BEIJING (Reuters) - China will evacuate citizens from areas worst affected by Japan’s earthquake and subsequent damage to nuclear reactors, but has detected no abnormal radiation levels at home, the government said on Tuesday.
China’s embassy in Japan said it was organising the evacuation.
“Our ministry will continue closely monitoring developments in the accident at the Fukushima Number One Plant, will strengthen monitoring for radiation, and will swiftly report information about this,” said the nuclear safety agency of China’s Ministry of Environmental Protection.
Radiation levels fell at Japan’s quake-stricken nuclear power plant on the northeast coast, the Japanese government said on Tuesday, after an earlier spike in radiation.
As of 4 p.m. (0800GMT) on Tuesday, China’s nuclear safety agency had detected no abnormal radiation, the ministry said in the statement on its website (www.mep.gov.cn).
Winds were expected to carry any radiation from Japan out over the Pacific Ocean and away from China for at least the next three days, the China Meteorological Administration said in a separate statement on its website (www.cma.gov.cn).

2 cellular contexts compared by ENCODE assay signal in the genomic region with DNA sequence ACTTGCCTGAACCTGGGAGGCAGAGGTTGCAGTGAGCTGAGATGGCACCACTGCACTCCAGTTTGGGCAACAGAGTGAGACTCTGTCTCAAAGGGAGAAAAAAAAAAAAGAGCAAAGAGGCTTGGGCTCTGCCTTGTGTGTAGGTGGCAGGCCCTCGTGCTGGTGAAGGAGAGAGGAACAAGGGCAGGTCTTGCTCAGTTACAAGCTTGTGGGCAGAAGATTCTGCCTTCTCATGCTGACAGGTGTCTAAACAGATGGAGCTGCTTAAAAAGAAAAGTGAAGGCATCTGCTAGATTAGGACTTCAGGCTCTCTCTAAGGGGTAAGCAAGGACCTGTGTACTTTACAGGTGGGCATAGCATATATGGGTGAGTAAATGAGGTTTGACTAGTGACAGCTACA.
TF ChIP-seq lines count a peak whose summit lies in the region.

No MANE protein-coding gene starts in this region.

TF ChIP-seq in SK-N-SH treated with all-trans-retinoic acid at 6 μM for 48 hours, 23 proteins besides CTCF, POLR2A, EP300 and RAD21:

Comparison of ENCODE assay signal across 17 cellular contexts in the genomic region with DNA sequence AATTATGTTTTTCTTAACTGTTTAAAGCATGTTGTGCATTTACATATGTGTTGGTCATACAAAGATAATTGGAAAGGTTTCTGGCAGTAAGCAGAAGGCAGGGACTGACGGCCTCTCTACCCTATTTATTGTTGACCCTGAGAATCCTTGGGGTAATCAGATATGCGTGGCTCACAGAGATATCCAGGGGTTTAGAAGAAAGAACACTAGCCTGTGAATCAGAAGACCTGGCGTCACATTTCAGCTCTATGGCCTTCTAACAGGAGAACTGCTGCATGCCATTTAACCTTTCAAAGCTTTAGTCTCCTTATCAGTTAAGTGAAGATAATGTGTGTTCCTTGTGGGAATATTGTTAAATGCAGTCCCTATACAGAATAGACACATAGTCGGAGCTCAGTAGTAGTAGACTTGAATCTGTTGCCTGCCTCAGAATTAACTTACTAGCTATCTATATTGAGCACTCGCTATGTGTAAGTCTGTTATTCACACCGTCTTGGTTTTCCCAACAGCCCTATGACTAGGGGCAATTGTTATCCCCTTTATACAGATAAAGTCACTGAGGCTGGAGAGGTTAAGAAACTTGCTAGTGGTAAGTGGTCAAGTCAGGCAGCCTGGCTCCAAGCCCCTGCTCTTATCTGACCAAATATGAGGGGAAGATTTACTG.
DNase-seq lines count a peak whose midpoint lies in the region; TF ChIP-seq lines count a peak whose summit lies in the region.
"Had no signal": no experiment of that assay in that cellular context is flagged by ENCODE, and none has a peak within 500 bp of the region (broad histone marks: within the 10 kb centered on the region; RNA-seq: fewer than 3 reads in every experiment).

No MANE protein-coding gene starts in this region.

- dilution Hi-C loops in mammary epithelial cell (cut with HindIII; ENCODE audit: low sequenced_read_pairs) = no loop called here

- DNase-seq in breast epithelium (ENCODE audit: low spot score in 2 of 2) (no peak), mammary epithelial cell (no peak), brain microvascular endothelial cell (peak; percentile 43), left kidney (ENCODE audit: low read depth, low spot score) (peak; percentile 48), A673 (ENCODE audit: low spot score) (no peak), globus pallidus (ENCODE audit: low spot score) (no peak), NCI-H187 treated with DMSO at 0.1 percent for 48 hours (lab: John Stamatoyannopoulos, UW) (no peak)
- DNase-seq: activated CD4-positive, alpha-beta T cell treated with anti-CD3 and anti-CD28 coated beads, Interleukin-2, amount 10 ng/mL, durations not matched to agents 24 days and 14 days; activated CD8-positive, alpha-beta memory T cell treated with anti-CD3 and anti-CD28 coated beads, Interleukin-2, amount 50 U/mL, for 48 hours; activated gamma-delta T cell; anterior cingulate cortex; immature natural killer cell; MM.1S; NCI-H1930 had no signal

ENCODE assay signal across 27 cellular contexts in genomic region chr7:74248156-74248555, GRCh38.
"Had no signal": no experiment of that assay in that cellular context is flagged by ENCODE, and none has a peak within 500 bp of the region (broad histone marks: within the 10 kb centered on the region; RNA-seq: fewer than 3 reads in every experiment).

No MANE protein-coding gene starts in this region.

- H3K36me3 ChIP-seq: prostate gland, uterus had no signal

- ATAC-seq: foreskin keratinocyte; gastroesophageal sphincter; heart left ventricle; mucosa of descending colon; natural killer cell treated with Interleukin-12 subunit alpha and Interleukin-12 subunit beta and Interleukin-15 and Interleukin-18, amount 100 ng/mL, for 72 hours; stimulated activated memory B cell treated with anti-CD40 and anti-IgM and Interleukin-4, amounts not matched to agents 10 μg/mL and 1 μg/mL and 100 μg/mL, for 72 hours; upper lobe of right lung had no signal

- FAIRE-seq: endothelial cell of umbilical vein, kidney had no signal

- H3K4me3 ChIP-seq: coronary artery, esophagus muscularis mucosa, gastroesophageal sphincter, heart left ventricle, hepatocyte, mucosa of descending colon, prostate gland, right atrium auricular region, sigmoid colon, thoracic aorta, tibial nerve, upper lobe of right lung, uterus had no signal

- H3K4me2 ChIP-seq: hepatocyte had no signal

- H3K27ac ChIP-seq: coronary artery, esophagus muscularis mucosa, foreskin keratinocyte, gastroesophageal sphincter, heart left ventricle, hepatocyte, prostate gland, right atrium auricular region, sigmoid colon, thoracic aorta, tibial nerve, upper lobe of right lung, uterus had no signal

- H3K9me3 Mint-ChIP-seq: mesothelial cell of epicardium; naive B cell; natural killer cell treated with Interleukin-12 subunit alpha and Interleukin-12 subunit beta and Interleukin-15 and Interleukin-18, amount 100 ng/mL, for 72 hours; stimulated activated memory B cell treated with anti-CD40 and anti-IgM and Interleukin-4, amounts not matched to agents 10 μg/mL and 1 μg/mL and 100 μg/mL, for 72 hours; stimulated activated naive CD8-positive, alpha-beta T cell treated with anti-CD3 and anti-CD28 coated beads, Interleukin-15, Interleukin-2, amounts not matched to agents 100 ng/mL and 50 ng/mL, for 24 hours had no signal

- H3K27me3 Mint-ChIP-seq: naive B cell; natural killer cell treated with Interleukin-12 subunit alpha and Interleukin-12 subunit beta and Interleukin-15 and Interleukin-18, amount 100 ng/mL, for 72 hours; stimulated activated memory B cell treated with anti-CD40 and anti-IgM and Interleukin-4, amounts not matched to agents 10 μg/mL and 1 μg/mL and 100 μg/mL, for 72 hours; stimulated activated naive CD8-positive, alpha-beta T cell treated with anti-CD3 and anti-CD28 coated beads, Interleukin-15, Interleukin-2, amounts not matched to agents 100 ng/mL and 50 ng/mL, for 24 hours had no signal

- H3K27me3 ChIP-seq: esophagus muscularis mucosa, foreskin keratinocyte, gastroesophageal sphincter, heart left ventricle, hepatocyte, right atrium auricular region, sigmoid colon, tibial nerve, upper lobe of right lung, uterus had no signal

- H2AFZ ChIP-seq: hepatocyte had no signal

However, China will monitor imports at entry ports for any sign of radiation, the General Administration of Quality Supervision, Inspection and Quarantine said in a brief statement on its website (www.aqsiq.gov.cn).
“Owing to the seriousness of and uncertainty surrounding the accident at the Fukushima nuclear plant, the administration has already asked local bureaus to strengthen their risk analysis of the entry of radioactive materials, and to ... monitor for nuclear and radioactive materials at entry ports,” the quality watchdog said. It gave no further details.
Radiation levels in Russia’s Far East rose slightly on Tuesday but stayed within normal levels, Russian officials said.
Japan’s nearest neighbour South Korea said radiation levels remained within a normal range on the peninsula, but added it was taking precautionary measures such as equipping the country’s main Incheon airport with monitors to check incoming passengers.
Like China, South Korea said the weather forecast indicated westerly and north-westerly winds would blow toward Japan over the next couple of days.
Additional reporting by Chris Buckley and Michael Martina in Beijing and Soo Ai Peng in Shanghai; Alison Leung in Hong Kong; Jack Kim in Seoul; Editing by Andrew Marshall